Record type: Conference or Workshop Item (Paper)

Abstract

Scientific drilling of the volcanic ocean crust recovers cores and undertakes downholewireline logging. However, because core recovery rates are typically low (<30%), interpreting thewireline data is essential to gain a complete understanding of the stratigraphy. Ocean Drilling ProgramHole 1256D samples 1500 m of in situ upper oceanic crust and has both core-derived lithostratigraphyand electrofacies classification based on geological interpretations of continuous downhole FormationMicroScanner imagery. We propose an automatic quantitative identification of electrofacies usingDecision Trees. The cores and existing electrofacies classification provide training and verification ofthe automated classification. The identification of various classes is a challenging problem due tomissing data, vertical shifts, horizontal misalignments, and multiclass unbalanced problem with 2classes representing 50% of the data. Additionally, the structure of the same class changes with depthleading to large intra-class variations. Distinctive features for each class were identified by observationof images based on texture/shapes, and Decision Tree classifier was trained. Classification accuracyabove 90% was achieved for the 3-classes for electrofacies with high recovery rates. In case of 9-classes, accuracy above 60% was achieved for some classes, though some challenges are remaineddue to strongly overlapped classes. A detailed analysis of the big data used for training the classifierand its performance is described. Combined analysis of drill cores and wireline geophysical data fromscientific boreholes into volcanic rocks provides excellent training opportunities to develop automatedrock classification methods for complex geological terranes that are of increasing interest to thehydrocarbons industry.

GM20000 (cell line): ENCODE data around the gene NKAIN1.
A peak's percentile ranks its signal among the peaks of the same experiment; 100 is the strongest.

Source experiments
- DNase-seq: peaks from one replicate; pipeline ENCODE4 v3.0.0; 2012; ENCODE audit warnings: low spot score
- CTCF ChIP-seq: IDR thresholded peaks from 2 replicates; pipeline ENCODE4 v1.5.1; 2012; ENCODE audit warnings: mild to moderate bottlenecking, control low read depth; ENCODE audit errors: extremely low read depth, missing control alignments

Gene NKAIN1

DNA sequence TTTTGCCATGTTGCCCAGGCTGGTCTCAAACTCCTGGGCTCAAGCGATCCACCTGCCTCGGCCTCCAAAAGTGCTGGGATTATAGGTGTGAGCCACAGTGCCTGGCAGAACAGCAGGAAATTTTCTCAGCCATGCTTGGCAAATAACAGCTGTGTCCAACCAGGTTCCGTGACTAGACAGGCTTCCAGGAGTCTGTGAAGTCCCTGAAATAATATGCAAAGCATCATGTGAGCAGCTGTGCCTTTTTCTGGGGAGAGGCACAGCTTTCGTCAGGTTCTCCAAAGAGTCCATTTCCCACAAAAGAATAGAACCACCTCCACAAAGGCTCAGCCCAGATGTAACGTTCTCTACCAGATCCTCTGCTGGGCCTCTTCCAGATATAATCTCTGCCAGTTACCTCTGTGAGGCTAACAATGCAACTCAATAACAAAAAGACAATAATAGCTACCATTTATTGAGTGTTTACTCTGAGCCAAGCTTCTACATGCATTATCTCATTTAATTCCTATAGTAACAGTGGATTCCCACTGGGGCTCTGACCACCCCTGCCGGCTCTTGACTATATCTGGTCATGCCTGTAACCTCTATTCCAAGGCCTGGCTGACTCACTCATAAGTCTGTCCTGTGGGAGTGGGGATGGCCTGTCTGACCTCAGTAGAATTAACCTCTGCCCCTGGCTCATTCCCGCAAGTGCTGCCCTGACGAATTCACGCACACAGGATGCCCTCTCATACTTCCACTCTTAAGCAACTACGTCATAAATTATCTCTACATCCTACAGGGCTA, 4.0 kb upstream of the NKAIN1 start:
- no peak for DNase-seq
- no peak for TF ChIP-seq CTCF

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Automated Feature Classification and Knowledge Extraction from Wi - Accepted Manuscript
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Accepted/In Press date: 15 May 2018
Published date: 26 June 2018
Venue - Dates: International Congress on Environmental Modelling and Software: Modelling for Sustainable Food-Energy-Water Systems, Fort Collins, USA, United States, 2018-06-24 - 2018-06-28

Identifiers

Local EPrints ID: 421908
URI: http://eprints.soton.ac.uk/id/eprint/421908
PURE UUID: e16add97-a0e4-464d-9281-a152fde40bc3
ORCID for Damon Teagle: ORCID iD orcid.org/0000-0002-4416-8409
ORCID for Zoheir Sabeur: ORCID iD orcid.org/0000-0003-4325-4871

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Date deposited: 09 Jul 2018 16:30
Last modified: 18 Feb 2021 16:54

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Contributors

Author: Galina Veres
Author: Michelle Harris
Author: Damon Teagle ORCID iD
Author: Zoheir Sabeur ORCID iD